45% of consumers respond to celebrities

take care with the double edge sword that is celebrity

Marketing is all about behaviour management – encouraging a target market to behave in preferred manner – for the first or last time, more often, or less often. Persuasion is often central to managing consumer behaviour. This is the fourth of five thoughts addressing five of the many persuasion tools in the marketer’s toolkit. Some might be obvious, but none is easy to engage effectively.

Despite often suggesting otherwise, human beings respond to authority. Despite viewing themselves as independent thinkers, human beings believe authorities. There are volumes of research suggesting the impact of:

  • Titles such as Doctor, Professor, and Chairman
  • Clothing such as lab coats, police blues, and business suits
  • Trappings such as prestige stationary, pens, watches, and cars
Consumers listen to people and heed the recommendations made by people they consider to be experts, successful, or both.

Research has highlighted time and again the impact of ‘authority’ recommendations on both offline and online purchase behaviour.

A category of authority frequently used in marketing is ‘celebrity’. Recent research found that 45% of consumer marketers view the use of celebrities in advertising as having a direct impact on:

  • Sales volumes
  • Achievable prices
At the same time, 55% of the sample saw a real risk in the use of celebrities who may subsequently behave in a way inconsistent with their brand. Examples cited include:
  • Paris Hilton
  • Britney Spears
Research also suggests that the impact of a celebrity recommendation will vary according to the:
  • The relevance of the celebrity to the brand and their perceived relevant knowledge
  • Age of the target market, with younger markets being more responsive
  • The segment of the market, noting differences between B2C and B2B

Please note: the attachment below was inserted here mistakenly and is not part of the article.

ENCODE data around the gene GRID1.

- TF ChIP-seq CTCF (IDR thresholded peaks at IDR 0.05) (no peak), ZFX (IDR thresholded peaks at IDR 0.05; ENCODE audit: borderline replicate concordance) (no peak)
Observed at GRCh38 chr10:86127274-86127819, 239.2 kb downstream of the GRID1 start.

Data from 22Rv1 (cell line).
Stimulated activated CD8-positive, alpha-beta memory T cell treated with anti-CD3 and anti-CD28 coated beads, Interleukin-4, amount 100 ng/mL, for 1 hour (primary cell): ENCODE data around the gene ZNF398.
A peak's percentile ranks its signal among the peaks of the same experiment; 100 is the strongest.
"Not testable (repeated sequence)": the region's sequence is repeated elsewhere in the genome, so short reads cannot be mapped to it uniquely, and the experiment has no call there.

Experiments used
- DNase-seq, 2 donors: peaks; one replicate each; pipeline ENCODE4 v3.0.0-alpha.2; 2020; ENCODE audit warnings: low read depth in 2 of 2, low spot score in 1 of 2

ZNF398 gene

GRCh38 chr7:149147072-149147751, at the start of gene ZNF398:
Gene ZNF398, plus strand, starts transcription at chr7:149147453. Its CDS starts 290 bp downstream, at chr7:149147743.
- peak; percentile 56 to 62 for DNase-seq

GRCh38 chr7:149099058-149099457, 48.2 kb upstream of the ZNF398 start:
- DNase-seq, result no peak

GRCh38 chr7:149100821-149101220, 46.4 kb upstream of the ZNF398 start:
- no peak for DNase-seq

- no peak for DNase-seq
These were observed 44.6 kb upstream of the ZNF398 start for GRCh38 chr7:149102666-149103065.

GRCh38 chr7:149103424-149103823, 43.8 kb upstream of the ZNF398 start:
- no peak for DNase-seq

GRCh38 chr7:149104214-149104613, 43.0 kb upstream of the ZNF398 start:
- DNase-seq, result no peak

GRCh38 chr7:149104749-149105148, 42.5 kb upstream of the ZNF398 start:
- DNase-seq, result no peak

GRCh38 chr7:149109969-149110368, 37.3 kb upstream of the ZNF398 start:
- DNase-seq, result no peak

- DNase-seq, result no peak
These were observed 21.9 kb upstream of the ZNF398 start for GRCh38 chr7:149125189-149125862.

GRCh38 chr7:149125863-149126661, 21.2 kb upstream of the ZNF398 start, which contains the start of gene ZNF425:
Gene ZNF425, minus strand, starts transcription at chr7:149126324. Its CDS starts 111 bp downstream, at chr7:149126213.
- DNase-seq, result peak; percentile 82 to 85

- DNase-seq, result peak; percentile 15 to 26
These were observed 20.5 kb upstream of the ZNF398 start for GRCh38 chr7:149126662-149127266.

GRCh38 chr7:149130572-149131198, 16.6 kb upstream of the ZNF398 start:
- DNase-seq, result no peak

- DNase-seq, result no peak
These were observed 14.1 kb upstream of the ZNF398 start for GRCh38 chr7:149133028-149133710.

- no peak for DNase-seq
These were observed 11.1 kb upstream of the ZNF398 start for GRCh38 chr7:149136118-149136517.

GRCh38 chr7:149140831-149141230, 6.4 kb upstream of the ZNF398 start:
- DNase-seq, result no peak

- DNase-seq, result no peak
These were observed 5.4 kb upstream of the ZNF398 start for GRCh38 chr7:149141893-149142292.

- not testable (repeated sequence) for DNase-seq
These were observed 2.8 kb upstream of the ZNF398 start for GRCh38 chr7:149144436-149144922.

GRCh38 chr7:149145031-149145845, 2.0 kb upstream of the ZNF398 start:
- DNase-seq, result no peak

Celebrities such as Kim Kardashian are more effective in fashion categories than in promoting an accounting firm. Dr Karl is likely to be more effective in promoting a medical application than an item of fashion. We listen more closely to people who are authorities on the product category.

Younger audiences are far more likely to respond to celebrities, even those with less relevance to the product. Older people are more likely to require relevance and supporting facts.

Celebrities are almost always more effective in the B2C space and less so in the B2B space. In the B2B space, buyers are more likely to respond to colleagues and people they know and/or relate to on a personal level.

Authority is a powerful and persuasive tool when it is the right authority, used in the right way and for the right category of product. Using celebrities can also be a double-edged sword. I am not sure Pepsi Co would use Britney Spears again, or that Hertz rent a Car would use OJ Simpson again.

In 2018 – take care with the double edge sword that is celebrity.

Every year – put the facts ahead of intuition and guesswork.

Sources of core statisticsUpwork, Psychology Today, Social Media Examiner, Neuromarketing, HubSpot, Marketing Ideas 101, Direct Creative, Mashable Australia

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